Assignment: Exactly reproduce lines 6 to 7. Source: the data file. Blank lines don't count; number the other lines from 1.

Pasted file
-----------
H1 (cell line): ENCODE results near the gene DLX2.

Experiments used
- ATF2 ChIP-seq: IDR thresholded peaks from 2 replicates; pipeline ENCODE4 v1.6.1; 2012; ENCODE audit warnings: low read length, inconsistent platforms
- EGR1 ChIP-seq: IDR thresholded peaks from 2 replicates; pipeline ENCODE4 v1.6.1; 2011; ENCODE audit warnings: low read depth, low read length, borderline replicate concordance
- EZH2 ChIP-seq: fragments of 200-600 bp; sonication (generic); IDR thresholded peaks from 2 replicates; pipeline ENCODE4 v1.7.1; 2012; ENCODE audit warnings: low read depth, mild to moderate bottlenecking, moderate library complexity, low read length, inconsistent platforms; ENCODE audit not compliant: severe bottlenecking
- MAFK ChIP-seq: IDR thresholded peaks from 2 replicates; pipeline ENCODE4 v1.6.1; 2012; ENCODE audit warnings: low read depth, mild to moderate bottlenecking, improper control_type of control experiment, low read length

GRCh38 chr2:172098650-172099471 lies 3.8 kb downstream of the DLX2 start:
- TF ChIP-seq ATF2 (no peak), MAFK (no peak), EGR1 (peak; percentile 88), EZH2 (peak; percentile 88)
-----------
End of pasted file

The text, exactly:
- MAFK ChIP-seq: IDR thresholded peaks from 2 replicates; pipeline ENCODE4 v1.6.1; 2012; ENCODE audit warnings: low read depth, mild to moderate bottlenecking, improper control_type of control experiment, low read length

GRCh38 chr2:172098650-172099471 lies 3.8 kb downstream of the DLX2 start: